In "A Small, Good Thing," Ann and Howard are separated from one another even though they don't realize it. Ann recognizes late into Scotty's hospitalization how she feels distant from Howard, and they grow closer through the experience. The story illustrates how far away from each other humans are through the many doctors the parents encounter. But the richest illustration is the baker, whose initial cruelty is actually just a mask for his deep loneliness. The story is sad but ends beautifully as the three people commiserate in their shared loneliness.

In "Vitamins," all of the characters are desperately lonely. The symbol of Portland illustrates how badly they want to be somewhere else, away from a life where their only friends are those with whom they work. Patti and the narrator live together but are clearly separated emotionally from one another.

"Careful" finds Lloyd nursing the failure of what seems a once-healthy relationship with Inez. His main desire is to get better so they can return to a happy marriage, but he constantly defeats himself through his drinking.

"Where I'm Calling From" is ultimately a story about a character who learns to accept himself and his connection with others. He refuses to call his girlfriend from fear of learning bad news, but the story ends with him deciding to try and connect with others, in hopes of ultimately helping himself.

"The Train" has three characters. Miss Dent doesn't know anything about the people in the train station, and defines herself primarily by the secret that separates her from them. They are all hoping to disappear into the anonymity of the late night train to address their own problems.

In "Fever," Carlyle's deepest issue is the loneliness he feels since Eileen left. Carol is only some comfort, since she has her own problems.

"The Bridle" is set in a landscape of intense loneliness. The apartment building itself is far away from much life, and the characters are so separated that they play games to win divorces. Marge, so lonely with Harley, wants badly to have a friend in Betty.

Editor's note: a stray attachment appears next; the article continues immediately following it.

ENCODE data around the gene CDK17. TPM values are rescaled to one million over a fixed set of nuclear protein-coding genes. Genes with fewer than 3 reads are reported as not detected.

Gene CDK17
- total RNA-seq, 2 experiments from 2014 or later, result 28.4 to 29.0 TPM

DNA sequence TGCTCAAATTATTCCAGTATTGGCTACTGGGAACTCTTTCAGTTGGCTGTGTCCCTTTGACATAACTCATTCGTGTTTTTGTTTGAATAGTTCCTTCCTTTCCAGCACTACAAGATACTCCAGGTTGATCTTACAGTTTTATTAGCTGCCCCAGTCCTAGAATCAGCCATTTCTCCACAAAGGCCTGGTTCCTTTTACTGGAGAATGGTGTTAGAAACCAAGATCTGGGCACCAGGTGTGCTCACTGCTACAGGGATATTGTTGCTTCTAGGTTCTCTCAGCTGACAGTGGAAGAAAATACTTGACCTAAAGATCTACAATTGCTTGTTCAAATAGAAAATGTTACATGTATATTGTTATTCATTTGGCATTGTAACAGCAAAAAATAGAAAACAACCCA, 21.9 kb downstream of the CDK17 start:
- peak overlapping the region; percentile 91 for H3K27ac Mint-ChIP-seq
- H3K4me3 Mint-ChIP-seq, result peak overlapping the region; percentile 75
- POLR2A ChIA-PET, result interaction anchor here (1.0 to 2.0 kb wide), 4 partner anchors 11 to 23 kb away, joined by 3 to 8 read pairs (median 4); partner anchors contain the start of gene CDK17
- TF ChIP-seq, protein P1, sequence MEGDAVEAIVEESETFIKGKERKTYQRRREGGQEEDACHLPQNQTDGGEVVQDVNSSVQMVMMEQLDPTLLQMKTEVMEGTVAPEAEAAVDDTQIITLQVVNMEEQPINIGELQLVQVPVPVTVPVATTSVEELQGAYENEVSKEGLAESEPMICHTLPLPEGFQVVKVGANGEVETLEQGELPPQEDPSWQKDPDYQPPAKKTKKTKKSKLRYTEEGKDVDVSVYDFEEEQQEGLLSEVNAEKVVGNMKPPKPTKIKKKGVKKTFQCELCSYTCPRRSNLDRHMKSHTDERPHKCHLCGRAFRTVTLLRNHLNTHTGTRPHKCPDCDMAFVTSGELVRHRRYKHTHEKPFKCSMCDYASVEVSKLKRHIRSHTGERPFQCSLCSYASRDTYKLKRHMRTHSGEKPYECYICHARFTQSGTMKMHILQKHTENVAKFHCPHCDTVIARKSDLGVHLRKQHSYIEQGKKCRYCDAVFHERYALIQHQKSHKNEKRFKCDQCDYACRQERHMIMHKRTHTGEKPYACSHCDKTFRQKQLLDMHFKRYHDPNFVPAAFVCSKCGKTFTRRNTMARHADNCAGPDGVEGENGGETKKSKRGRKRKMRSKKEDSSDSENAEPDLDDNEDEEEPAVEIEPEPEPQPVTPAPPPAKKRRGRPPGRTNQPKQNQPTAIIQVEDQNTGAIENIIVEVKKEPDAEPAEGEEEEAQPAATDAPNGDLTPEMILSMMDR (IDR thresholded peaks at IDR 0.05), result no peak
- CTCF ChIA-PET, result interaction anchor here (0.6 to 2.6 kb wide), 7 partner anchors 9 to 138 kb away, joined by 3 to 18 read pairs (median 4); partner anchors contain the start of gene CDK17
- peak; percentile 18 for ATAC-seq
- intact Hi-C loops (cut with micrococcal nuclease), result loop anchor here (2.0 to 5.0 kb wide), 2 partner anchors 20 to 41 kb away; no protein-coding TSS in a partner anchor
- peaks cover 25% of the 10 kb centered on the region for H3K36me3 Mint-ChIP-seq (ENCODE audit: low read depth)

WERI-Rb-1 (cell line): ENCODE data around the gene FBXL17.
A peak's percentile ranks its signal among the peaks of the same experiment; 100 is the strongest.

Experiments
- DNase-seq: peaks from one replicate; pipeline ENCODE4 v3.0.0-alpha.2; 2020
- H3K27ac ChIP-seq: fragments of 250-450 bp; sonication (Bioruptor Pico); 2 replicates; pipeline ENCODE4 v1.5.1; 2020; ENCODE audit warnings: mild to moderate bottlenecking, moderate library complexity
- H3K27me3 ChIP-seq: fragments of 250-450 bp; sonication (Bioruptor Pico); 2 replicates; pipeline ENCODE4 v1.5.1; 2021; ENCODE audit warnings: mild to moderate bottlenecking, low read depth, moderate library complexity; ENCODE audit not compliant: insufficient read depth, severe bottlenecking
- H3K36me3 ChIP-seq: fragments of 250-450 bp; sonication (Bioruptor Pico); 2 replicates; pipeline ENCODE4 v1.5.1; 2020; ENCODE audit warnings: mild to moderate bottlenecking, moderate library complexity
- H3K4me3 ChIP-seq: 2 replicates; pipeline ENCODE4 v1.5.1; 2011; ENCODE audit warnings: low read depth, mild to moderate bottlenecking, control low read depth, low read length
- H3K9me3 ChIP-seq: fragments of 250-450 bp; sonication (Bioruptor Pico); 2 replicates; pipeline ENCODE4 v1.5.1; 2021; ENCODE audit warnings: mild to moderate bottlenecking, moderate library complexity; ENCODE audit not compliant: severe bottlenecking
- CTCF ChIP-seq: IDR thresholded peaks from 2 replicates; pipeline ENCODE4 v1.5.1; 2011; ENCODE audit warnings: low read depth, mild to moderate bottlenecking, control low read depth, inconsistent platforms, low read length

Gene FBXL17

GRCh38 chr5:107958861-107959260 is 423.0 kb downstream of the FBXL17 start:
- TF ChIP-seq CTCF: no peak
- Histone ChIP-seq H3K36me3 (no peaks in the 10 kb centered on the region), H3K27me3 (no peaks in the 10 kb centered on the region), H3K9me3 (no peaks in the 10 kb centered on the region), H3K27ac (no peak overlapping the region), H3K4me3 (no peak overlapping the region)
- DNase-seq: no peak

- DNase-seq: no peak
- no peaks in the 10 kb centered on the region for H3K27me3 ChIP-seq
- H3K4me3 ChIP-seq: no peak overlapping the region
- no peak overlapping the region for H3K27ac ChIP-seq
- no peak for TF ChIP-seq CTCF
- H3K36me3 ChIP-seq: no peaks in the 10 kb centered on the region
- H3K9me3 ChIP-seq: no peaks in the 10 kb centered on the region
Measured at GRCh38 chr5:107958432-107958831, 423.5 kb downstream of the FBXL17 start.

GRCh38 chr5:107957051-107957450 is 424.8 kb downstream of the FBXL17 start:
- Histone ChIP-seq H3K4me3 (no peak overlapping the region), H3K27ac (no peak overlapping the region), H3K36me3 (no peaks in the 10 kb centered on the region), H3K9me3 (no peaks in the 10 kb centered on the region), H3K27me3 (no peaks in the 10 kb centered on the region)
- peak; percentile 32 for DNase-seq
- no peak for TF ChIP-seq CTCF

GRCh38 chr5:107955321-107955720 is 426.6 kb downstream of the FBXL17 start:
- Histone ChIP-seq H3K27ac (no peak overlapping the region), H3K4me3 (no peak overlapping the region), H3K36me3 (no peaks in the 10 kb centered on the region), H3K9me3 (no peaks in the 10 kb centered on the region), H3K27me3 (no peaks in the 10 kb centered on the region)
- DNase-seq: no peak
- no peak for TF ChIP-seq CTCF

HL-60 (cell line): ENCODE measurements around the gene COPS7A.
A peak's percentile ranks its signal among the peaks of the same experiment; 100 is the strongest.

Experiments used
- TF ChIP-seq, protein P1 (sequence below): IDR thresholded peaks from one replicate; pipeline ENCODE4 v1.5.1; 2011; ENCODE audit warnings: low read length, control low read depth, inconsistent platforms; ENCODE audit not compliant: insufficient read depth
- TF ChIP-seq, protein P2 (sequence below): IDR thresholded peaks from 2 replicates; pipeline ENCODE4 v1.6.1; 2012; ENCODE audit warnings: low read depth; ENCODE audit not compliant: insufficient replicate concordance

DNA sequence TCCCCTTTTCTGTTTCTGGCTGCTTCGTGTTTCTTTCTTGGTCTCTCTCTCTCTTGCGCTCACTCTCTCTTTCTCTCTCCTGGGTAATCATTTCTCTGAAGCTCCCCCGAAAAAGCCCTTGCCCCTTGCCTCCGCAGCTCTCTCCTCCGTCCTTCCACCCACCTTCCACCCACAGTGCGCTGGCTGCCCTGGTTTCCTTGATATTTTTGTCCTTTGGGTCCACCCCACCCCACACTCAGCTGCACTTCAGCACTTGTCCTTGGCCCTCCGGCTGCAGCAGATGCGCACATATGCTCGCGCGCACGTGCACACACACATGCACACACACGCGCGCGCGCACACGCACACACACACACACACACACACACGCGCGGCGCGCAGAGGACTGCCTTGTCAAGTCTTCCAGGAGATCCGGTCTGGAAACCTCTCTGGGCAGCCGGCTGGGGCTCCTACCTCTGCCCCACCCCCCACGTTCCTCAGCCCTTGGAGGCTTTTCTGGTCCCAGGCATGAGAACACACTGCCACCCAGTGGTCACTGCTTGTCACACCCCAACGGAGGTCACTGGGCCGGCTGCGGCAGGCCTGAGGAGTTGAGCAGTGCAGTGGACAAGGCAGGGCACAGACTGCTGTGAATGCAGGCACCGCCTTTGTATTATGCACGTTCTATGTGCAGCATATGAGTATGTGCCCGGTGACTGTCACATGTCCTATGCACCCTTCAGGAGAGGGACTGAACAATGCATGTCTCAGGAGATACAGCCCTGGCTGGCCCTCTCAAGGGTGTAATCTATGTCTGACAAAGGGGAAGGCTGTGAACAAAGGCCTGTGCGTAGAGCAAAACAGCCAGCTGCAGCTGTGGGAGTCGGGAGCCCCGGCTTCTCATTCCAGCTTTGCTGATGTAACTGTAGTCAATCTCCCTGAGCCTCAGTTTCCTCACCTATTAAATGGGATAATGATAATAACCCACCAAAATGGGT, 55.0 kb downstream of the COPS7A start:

In "Cathedral," one of the first times the narrator gives Robert credit for anything is when he acknowledges that he is actually is happy to have company at night. From there, Robert shows the narrator the pleasure of freedom and transcendence, the pleasure of feeling part of the world outside of himself.


Several stories feature characters who have to confront the tragedy inherent in life. Tragedy can be understood as forces outside of human control.

In many characters, time itself is the tragic force – time passes and people cannot recapture what once was. The good times pass, and no matter how much people want to return to them, they only make things worse by trying. Examples are the couple in "Feathers," in "Chef's House," in "Preservation," in "Careful," in "Where I'm Calling From," and in "Fever." In each of these stories are scenes of recollection where the main character remembers their relationships as they once were.

The most extreme example of tragedy is in "A Small, Good Thing." The tragedy of Scotty's death is devastating, but it ironically brings the couple to serious realizations about themselves and opens them up to a greater understanding of their loneliness and desperation to be connected to others.


Many of Carver's characters come to realize the depth of their unhappiness, but are unable to take action to change their situations. Others are unable to take action because they are unaware of its necessity.